Among the highlights of London's refurbished Courtauld Gallery, which reopened on 19 November, is its newly restored Botticelli, The Trinity with Saints Mary Magdalene and John the Baptist. This 1491-94 altarpiece, one of the most significant works by the Renaissance master in the UK, had been in restoration since January 2018.
Despite its art-historical importance, beauty and scale, the altarpiece had received scant attention from the British public, due in part to its condition. An imposing work, with a fascinating history and iconography, its luminous egg tempera colours lay buried under darkened yellow varnish and its composition was disfigured by cracks in the poplar panel support.
Now, following treatment led by the Courtauld’s chief conservator Graeme Barraclough, the painting can be viewed afresh, and is presented in a specially designed tabernacle frame. Moreover, the technical studies undertaken during the restoration process have cast valuable light on both the workings of Botticelli’s studio in Florence during the 1470s, 1480s and 1490s, and on the question of attribution.
The painting has long been associated with the convent of Sant’Elisabetta delle Convertite in Florence, which welcomed repentant prostitutes. This explains the focus on Mary Magdalene, the patron saint of the convent, and John the Baptist, the patron saint of the city. The Holy Trinity hovering at the centre of the composition is presented as the vision of the penitent Magdalene.
The iconographical importance of the two saints, whose hairy garments refer to their long periods in the wilderness, explains why they would have been the focus of Botticelli’s own contribution. The infrared discovery of subtle adjustments support this—for example, changes to the hand and eye positions of the Magdalene figure, which bears a close resemblance to Donatello’s unsparing and moving 1453-55 wooden sculpture of the saint. During restoration, a similar belt of hair, with light delicately catching it from below, has emerged from the hair that clothes her.
Nevertheless, as Scott Nethersole, an Italian Renaissance specialist at the Courtauld, explains: “It is still very difficult to understand the many stylistic inconsistencies between the figures of the Magdalene and St John.” He has concluded that the altarpiece must have started life in the 1470s, with some figures repainted and other passages initiated as late as the 1480s and 90s. The studio clearly played a key role in the picture’s execution, supplying, for example the array of relatively poorly painted angel heads. The whole is quite thinly and rapidly painted, though some of the rich glazes are missing.
The most surprising aspect of the composition is the inclusion of the tiny duo of Tobias and the Angel in the foreground, partly due to their sheer disparity of size. They also represent one of the most surprising aspects of the restoration. Originally, these two figures were entirely in scale, occupying a distant landscape that filled the lower right foreground, rolling up to the edge of the Trinity grouping—and which is now painted over with sky. “We always knew that Tobias and the Angel had been moved,” Nethersole says. “We knew there was under-drawing, but we never knew they had been fully painted in their original position.” Those painted figures, he suggests, were made by Botticelli’s assistant, Filippino Lippi.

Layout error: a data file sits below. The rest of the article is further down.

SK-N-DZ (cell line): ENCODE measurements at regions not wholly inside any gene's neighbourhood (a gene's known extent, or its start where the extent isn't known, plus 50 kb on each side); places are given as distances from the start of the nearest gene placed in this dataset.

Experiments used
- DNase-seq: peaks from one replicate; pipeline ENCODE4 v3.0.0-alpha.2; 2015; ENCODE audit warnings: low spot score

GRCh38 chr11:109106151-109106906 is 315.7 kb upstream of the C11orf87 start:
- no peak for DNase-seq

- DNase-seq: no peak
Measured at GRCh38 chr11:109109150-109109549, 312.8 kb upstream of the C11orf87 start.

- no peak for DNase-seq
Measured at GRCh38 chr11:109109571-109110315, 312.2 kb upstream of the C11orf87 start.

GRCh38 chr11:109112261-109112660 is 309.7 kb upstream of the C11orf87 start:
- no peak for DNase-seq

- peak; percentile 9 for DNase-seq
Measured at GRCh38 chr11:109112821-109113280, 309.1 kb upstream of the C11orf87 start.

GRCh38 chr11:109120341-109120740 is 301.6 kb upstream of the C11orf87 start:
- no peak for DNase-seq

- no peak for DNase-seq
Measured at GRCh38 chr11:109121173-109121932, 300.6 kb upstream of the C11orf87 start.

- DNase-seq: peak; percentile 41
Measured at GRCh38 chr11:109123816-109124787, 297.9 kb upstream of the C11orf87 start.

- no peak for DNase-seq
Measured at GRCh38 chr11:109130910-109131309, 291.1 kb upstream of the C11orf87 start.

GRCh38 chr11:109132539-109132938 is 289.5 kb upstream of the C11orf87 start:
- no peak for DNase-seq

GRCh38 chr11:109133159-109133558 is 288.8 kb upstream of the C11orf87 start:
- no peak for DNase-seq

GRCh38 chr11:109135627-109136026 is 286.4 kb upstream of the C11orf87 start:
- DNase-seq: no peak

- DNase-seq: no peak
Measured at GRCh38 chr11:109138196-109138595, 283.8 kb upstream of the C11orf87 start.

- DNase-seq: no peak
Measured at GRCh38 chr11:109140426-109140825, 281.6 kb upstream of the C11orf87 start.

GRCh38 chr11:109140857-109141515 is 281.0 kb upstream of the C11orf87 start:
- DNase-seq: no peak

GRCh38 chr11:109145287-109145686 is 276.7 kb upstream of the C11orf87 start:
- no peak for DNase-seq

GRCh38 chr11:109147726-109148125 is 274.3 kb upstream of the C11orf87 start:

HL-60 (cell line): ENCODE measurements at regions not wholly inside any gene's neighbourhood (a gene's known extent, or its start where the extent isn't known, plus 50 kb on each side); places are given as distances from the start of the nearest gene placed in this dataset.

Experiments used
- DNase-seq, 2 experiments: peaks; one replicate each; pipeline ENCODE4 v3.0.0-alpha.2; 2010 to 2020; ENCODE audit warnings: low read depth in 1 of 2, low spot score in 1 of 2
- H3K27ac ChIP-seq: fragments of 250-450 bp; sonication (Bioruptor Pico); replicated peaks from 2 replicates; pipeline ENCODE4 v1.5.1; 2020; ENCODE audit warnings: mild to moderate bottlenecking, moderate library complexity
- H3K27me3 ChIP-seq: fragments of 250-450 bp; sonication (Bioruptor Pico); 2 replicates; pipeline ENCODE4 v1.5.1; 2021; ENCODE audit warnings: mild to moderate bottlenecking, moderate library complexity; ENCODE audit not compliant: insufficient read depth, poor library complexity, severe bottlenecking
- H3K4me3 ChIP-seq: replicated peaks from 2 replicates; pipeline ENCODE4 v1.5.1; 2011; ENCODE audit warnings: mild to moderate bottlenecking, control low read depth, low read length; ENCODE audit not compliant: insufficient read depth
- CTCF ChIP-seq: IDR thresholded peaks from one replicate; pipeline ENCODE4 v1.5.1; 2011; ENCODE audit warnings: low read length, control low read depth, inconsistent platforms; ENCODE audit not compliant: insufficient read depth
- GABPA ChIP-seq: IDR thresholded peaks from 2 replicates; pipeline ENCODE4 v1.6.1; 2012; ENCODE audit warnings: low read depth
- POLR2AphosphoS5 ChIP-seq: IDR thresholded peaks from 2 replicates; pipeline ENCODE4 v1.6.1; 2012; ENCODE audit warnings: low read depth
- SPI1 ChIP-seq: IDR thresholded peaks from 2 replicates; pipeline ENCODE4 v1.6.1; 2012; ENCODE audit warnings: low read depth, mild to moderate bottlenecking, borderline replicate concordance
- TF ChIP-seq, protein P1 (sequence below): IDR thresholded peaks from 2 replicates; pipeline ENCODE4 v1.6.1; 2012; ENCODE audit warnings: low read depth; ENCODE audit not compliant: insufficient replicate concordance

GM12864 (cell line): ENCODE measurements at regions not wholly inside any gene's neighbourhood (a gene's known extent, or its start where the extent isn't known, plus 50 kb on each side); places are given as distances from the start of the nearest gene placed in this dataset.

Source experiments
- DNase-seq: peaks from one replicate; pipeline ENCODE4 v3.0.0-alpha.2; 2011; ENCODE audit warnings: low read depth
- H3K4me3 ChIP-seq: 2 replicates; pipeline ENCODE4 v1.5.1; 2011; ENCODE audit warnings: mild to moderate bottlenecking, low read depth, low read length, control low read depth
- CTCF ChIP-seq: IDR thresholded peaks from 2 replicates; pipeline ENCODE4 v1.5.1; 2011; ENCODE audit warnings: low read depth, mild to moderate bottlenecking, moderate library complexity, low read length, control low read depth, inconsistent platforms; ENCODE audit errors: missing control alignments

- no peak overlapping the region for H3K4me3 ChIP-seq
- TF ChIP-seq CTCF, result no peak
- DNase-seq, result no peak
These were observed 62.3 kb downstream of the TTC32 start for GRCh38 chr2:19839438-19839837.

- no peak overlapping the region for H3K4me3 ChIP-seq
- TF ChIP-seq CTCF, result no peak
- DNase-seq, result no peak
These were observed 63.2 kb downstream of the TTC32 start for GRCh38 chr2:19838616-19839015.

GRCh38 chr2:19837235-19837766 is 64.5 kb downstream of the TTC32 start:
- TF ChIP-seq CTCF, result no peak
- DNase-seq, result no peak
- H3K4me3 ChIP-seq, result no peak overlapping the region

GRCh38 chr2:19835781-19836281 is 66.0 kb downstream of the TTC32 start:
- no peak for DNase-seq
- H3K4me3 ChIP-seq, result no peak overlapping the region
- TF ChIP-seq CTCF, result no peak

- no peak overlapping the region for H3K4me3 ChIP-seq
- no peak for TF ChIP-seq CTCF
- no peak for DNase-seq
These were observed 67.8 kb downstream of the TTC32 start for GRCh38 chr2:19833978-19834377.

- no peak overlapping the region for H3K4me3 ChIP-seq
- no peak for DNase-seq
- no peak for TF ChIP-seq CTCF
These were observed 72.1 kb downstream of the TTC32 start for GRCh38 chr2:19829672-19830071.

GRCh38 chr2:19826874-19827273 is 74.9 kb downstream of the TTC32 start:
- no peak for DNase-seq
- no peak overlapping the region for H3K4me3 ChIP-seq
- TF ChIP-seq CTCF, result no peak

The revised figures—placed in a foreground position usually reserved for donor portraits—have been flipped, to give more emphasis to the protective figure of the Archangel Raphael. They are incredibly finely done, probably painted by Botticelli himself late in the painting’s gestation, and must have been of considerable significance to whoever commissioned the panel.
Other revelations come from a major structural treatment funded by the Bank of America Art Conservation Project, which focused on the reversal of a 19th-century attempt to reinforce the warped and split panel with the addition of batons to the back. The team always knew there were contemporary sketches on the back, but these had been partly obscured. Now they may be interpreted as sketched designs for a tabernacle frame, which would suggest that the architectural structure was designed at the same time as the panel was prepared. There is also a small sketched crucifix.
Removing the later frame has also revealed foliage at the panel’s bottom edge, recovering the foreground and a sense of spatial recession. Adjustments to the way the elements sit in front of or behind the landscape have, however, made it an impossible space. For instance, the left upper arm of the cross has been moved in front of the rocky spur. Nethersole speculates that this landscape is deliberately “irrational” to emphasise the subject’s visionary aspect.
As for attribution, the picture is now displayed at the Courtauld as Botticelli and workshop. “I think it is a category of work that would have been acquired as a Botticelli in the 15th century, but it is not a full Botticelli in the 21st-century sense,” Nethersole says. It forms the glorious centrepiece of the restored second-floor galleries, the Blavatnik Fine Rooms, and will also be the subject of a special exhibition in 2023, where the full restoration findings will be published.